by Jonathan Bradshaw | March 14, 2014

Oscar-winner Sir Michael Caine, one of Britain's best-loved actors, was once asked what he thought was the secret behind great comedy. His well-known response was to ask the interviewer to repeat the question, but before the interviewer had finished, Caine interrupted with his answer: "timing."

Timing is equally important to effective meetings. Herewith are some suggestions from psychology that could improve the effectiveness of business meetings and events.

1. Try Tuesday
Research conducted by international staffing agency Accountemps has consistently shown that Tuesday is the most productive day of the workweek. Interestingly, though, 39 percent of HR managers considered Tuesday the best day for staff productivity in 2013. That figure was 57 percent in 2007.

2. Meet at 10 a.m. or 3 p.m.
A study by online scheduling service When is Good found that 3 p.m. on a Tuesday is the best time to arrange a meeting if you want to maximize attendance. (Perhaps this works because it's a while after the post-lunch energy slump but not late enough for attendees to think the meeting might overrun the workday.) However, the Accountemps research suggested 10 a.m. is best, so take your pick.

3. Can you wait until next year?
The Tuesday immediately after the New Year was highlighted as potentially especially productive, per Accountemps research. I'm aware that not many meetings can be postponed for the best part of a year, though!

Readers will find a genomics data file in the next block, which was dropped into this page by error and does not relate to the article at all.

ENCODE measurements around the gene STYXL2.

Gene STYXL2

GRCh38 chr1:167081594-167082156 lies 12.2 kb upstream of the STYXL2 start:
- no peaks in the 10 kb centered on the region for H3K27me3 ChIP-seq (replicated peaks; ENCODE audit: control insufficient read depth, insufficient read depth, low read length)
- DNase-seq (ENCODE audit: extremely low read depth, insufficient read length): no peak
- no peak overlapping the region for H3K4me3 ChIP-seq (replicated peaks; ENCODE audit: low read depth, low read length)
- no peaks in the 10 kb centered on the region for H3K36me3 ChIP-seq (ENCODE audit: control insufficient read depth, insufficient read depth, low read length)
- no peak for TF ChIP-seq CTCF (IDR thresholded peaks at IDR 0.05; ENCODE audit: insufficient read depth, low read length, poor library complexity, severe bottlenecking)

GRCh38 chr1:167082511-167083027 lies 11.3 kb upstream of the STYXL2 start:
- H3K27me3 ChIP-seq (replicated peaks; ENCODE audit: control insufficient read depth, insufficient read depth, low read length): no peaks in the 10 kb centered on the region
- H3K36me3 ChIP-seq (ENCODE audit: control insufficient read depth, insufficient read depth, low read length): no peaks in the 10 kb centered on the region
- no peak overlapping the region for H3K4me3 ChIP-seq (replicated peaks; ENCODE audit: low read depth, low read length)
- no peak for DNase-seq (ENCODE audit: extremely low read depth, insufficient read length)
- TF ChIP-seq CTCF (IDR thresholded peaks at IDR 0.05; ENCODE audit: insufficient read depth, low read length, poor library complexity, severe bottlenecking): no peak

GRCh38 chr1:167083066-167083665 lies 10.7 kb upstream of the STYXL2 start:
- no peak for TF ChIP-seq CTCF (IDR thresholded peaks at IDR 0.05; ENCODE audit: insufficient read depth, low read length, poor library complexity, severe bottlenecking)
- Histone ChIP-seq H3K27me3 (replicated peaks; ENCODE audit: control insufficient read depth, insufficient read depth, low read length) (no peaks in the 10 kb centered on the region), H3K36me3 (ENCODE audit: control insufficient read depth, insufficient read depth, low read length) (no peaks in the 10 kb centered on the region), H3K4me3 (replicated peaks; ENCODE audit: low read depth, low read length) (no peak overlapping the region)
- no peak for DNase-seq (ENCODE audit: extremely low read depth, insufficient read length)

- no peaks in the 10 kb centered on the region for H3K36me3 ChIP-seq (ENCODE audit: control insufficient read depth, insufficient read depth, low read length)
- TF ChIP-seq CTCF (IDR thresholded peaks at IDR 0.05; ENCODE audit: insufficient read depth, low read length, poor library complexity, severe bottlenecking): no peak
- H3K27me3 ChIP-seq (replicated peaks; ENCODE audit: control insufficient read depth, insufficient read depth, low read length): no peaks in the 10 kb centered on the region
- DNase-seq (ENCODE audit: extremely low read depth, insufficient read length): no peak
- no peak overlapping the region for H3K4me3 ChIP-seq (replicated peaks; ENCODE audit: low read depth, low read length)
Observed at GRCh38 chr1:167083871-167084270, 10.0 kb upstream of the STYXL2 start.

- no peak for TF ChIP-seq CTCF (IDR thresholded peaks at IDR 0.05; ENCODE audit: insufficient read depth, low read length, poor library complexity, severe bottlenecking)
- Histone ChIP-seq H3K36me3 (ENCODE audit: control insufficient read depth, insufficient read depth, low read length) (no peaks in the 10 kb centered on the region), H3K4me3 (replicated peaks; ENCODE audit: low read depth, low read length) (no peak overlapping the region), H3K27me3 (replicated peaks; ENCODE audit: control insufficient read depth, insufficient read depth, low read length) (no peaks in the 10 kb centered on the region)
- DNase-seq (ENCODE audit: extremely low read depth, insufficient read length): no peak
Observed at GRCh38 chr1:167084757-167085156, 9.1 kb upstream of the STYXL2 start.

4. Start at odd times
No one has ever been able to give me a decent answer as to why meetings start on the hour and often last an hour. If you are fixated on 60 minutes, how about trying to highlight the value of each minute by scheduling the start for 10:04 and the finish as 11:04?

5. Schedule less time
Anecdotal evidence suggest that we use as much time to complete a task as we are given. (Do you recall handing essays minutes before deadline at school?) So, how about simply halving the time of the meetings you hold in your office next week and seeing the result? You might find that people are more focused and you get just as much done.

6. Change the stimulus
We might all have had experience proving that "time flies when we're having fun," but psychology supports it, too. Research published in Current Biology ("Observers Exploit Stochastic Models of Sensory Change to Help Judge the Passage of Time"; Current Biology, Volume 21, Issue 3, January 20, 2011) suggests that unstimulated people actually report less time passing over a set period as opposed to people who are enjoying themselves. So, if you want to avoid attendees feeling that the meetings is dragging forever, stimulate them!

7. Remove the chairs
Finally, research published in the Journal of Applied Psychology ("The effects of stand-up and sit-down meeting formats on meeting outcomes"; Bluedorn, Allen C.; Turban, Daniel B.; Love, Mary Sue;  Journal of Applied Psychology, Vol 84(2), April 1999) looked at how standing vs. sitting affected a meeting's duration. Interestingly, standing meetings were 34 percent shorter -- and were considered to have delivered a similar standard of decisions.

Jonathan Bradshaw is CEO of The Meetology Group; read his blog at